Many wonder about how perhaps the smallest of changes in History would have led to different individuals gaining influence, different events happening, and different lessons being learnt from it. This is an especially exhilarating thought when it comes to the history of Science, because those who have professions in the field of science are constantly working towards proving or disproving hypotheses and theories. Therefore, the world of Science relies greatly on the workings of History. Scientists can look towards History to gain inspiration from the curiosities of our ancestors and apply a flexible way of testing new theories and ideas.
Not only does History pave the way for flexible thinking and scientific innovation, but History also teaches us lessons regarding the social inequalities that occur in human history. Thus, lessons can be learnt from History about the importance of social equality and the devastating consequences if people show ill regard towards others on the basis of factors such as gender, race or socioeconomic status.
A common example of the atrocities of social inequality was the events of the Holocaust, which lasted from 1941 until 1945 and reinforced the poisonous nature of fascism and geopolitical instability following the First World War. The Nazi party rose to power as a result of the diktat imposed on Germany through the Treaty of Versailles, which had caused hyperinflation within the country due to the reparations. Many Germans found their savings becoming worthless overnight and many became unemployed, consequently finding it difficult to provide for themselves and their families. Thus, the Nazi Party’s promise to liberate Germany from the Treaty of Versailles and provide Germans with work and bread proved appealing to the citizens. This highlights the lesson that the consequences of wars often don’t impact on the political leaders that started the conflicts, but the innocent civilians who are left with displaced lives, crumbling infrastructure and, most devastatingly of all, human losses due to deaths caused by the conflicts.
Perhaps if this lesson from History is applied to modern day, then people in developed countries will be more understanding of the scale of suffering that migrants fleeing war-torn countries have faced. Under such suffering, History has shown that citizens will become more susceptible to supporting political parties with extreme values, and this is true for Germany post-World War One. Even before becoming the leader of the party, Hitler made his personal beliefs explicitly clear via the publication of his book ‘Mein Kampf’ in 1925, written during his imprisonment following the Munich Putsch. Upon the Nazi party’s rise to power, the ‘undesirables’ of society were sent to concentration and extermination camps, resulting in one of the most infamous cases of mass genocide in History. By the end of the war, around six million Jewish people had died in German-occupied Europe.
Despite the lesson that History taught to the world regarding the dangers of fascism, many fascist groups still exist in Western countries today, coupled with the rise of neo-Nazism. These modern fascists criticise the liberal attitudes of individuals and political parties, arguing that the left restricts the right to freedom of speech. However, it is evident that the past atrocities that have occurred throughout History have taught us a lesson that all should appreciate – that discrimination of any kind is detrimental towards the lives of many human beings. In the arguably divisive world of politics today, it is important that we remember the ghosts that History has left us in terms of the effects of human hatred against one another. Not only should we remember them, but we should learn from them and thus avoid these past abominations, working together towards an even more stable and compassionate future. To conclude, although the nature of the study of History means that countless interpretations and views are formed regarding historical events, one cannot deny the valuable lessons that the discipline teaches us all today. It is right to be sceptical and it is right to question the opinions of others, reinforcing the benefits of flexible thinking and active debate. History never was, and will never be, a ‘dead’ subject. History has shaped the world that we live today, leaving us to study historical events and learn from them in our movement forward as the human race, so that when our descendants learn about the start of the twenty-first century in many years’ time, they can see a society that learns from its mistakes and moves confidently into a world of innovation and consideration.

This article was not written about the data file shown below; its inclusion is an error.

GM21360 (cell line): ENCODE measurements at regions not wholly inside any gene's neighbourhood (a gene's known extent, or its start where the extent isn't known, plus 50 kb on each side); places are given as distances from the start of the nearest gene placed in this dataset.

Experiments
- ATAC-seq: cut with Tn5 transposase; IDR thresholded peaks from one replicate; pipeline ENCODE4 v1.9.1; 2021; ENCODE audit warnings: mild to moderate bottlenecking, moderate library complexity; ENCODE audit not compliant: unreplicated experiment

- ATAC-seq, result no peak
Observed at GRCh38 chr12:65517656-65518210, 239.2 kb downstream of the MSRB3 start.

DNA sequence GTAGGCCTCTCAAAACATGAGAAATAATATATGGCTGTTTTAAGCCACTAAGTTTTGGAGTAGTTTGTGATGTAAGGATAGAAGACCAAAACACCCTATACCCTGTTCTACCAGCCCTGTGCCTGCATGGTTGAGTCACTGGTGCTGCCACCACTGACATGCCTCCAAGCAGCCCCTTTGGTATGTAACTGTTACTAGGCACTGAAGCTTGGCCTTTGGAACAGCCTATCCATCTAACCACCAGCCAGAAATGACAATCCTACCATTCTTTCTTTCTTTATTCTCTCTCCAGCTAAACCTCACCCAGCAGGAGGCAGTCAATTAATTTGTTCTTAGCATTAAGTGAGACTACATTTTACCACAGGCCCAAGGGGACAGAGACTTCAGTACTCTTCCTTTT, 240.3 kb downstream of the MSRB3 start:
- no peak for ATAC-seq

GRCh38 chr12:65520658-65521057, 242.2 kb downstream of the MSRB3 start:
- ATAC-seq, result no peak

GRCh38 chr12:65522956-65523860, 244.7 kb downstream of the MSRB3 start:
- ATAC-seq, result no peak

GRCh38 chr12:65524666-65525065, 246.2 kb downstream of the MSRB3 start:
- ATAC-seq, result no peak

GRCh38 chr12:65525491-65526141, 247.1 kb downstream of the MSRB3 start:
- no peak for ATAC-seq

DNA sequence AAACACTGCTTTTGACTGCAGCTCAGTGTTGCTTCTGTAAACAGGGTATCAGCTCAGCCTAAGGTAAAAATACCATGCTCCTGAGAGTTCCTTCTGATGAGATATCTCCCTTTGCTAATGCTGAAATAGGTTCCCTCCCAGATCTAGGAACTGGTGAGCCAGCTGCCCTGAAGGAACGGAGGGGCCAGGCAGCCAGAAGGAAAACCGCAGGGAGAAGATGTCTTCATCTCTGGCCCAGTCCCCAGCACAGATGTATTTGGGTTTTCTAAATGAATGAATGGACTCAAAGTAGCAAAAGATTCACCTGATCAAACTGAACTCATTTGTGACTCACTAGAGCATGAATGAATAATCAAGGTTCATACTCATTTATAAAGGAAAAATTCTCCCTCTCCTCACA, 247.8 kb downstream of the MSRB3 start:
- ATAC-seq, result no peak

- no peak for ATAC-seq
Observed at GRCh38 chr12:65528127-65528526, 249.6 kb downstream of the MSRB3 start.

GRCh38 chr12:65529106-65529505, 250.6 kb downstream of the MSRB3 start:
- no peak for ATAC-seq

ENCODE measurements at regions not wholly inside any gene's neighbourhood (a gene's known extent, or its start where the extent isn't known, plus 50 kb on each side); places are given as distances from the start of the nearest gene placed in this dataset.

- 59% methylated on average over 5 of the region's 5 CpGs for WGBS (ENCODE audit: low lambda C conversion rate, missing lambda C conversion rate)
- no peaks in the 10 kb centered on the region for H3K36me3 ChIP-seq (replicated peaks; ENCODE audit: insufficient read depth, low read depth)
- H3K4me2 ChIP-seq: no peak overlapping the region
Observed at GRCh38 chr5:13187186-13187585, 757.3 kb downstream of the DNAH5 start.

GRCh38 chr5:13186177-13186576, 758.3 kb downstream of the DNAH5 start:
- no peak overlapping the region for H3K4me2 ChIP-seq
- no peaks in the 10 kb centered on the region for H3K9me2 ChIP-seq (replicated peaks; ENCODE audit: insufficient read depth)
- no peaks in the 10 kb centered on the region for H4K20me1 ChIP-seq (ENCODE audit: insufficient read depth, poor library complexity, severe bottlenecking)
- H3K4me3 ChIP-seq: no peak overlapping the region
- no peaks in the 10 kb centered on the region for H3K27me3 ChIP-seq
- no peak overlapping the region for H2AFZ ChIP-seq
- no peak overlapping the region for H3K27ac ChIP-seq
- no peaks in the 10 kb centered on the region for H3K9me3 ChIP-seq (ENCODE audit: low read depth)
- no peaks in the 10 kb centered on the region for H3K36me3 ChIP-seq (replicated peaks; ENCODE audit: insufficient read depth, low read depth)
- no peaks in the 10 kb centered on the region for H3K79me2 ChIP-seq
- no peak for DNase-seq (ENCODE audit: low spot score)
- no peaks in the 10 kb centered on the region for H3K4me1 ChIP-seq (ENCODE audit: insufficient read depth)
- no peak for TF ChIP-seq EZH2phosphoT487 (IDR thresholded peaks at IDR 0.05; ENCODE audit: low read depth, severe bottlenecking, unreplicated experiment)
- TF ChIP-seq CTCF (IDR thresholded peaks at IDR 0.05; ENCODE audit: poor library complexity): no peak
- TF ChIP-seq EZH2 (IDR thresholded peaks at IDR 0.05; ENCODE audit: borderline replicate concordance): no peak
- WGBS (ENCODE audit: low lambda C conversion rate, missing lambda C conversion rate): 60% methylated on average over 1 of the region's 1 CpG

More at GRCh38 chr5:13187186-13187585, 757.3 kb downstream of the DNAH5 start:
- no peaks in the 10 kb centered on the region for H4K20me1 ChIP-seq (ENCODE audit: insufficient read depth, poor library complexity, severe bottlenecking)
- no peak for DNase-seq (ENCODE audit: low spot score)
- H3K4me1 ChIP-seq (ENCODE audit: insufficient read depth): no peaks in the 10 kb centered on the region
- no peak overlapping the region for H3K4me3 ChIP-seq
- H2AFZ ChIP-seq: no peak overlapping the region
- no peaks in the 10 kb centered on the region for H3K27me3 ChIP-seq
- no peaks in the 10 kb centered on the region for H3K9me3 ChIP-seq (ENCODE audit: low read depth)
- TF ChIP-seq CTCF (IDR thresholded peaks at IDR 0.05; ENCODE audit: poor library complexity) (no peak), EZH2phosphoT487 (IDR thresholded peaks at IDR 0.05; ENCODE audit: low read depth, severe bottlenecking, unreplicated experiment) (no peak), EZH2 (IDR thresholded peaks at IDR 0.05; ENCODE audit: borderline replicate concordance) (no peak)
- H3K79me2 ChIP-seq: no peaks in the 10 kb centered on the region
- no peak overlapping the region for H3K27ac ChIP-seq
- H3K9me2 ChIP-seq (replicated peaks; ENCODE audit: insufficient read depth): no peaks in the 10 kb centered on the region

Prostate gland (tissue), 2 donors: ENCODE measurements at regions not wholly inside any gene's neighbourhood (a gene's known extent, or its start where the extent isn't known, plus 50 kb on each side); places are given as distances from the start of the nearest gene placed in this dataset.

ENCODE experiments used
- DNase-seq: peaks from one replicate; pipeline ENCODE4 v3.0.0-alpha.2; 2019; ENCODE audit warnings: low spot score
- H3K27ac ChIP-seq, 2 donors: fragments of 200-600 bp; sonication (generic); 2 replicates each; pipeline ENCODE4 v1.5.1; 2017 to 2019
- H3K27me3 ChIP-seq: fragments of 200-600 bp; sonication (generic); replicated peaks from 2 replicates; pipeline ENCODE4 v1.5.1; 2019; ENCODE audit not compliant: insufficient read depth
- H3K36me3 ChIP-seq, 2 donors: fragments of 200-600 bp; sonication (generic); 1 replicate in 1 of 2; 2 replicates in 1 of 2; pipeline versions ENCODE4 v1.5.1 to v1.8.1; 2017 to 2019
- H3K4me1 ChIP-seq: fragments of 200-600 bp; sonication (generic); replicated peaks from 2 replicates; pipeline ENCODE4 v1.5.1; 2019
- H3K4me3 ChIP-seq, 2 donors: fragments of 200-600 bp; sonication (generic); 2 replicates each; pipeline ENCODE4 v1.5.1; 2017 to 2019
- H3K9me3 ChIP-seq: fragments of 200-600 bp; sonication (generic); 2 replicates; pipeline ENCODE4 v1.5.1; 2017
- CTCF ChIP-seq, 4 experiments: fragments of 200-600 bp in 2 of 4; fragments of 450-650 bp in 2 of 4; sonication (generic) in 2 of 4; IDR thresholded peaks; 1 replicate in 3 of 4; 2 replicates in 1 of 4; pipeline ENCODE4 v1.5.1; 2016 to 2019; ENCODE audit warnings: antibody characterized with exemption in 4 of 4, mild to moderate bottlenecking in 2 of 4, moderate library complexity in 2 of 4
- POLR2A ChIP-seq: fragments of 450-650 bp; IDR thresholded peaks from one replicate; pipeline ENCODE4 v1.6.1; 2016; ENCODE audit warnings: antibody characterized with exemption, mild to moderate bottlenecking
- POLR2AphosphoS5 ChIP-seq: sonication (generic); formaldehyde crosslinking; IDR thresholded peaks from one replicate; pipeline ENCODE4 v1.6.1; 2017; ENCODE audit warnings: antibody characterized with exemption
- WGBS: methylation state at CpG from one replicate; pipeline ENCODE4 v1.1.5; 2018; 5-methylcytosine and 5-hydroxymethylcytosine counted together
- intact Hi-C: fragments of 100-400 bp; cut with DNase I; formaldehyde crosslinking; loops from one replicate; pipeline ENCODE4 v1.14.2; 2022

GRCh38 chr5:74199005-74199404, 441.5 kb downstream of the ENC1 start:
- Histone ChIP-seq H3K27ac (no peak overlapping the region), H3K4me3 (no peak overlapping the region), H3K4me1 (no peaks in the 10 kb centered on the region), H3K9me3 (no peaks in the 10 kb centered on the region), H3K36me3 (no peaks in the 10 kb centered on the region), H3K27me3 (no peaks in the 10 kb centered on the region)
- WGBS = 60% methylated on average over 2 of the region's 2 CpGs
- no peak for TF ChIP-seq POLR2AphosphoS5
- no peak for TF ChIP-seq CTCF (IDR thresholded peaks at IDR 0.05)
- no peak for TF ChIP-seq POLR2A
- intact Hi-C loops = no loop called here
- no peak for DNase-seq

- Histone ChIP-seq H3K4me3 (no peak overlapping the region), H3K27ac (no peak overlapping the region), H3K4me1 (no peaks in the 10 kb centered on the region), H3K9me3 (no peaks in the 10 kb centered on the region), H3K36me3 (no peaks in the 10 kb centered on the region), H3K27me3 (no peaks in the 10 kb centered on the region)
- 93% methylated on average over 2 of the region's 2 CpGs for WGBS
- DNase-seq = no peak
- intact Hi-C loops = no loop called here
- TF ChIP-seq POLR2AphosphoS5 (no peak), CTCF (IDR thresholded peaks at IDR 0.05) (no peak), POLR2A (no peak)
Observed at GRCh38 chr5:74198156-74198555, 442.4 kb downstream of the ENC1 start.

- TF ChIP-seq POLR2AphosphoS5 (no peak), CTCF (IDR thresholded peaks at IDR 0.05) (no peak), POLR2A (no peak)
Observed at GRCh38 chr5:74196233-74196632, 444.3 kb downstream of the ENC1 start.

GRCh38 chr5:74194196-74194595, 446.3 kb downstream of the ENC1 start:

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 Penelope J. Corfield. (2008). ‘All people are living histories- which is why history matters’. Available at: https://www.history.ac.uk/makinghistory/resources/articles/why_history_matters.html (Accessed 23rd January, 2019)
 Marek H. Dominiczak. (2013). ’Andreas Vesalius – His Science, Teaching, and Exceptional Books’. Available at: http://clinchem.aaccjnls.org/content/59/11/1687 (Accessed 24th January, 2019)
 Hellmut E. Lehmann-Haupt. (2018). ‘Johannes Gutenberg’. Available at: https://www.britannica.com/biography/Johannes-Gutenberg (Accessed 24th January, 2019)
 Yuval Noah Harari. (2011). ‘Sapiens: A Brief History of Humankind’. 3rd edition. London: Vintage
 United States Holocaust Memorial Museum. (2014). ‘Introduction to the Holocaust’. Available at: https://encyclopedia.ushmm.org/content/en/article/introduction-to-the-holocaust (Accessed 24th January, 2019)
 Adam Jones. (2019). ’Nazi Persecution’. Available at: https://www.hmd.org.uk/learn-about-the-holocaust-and-genocides/nazi-persecution/ (Accessed 27th January, 2019)
 History.com Editors. (2009). ‘Adolf Hitler’. Available at: https://www.history.com/topics/world-war-ii/adolf-hitler-1 (Accessed 27th January, 2019)
 Natalie Wynn. (2017). ‘Decrypting the Alt-Right’. Available at: https://www.youtube.com/watch?v=Sx4BVGPkdzk (Accessed 27th January, 2019)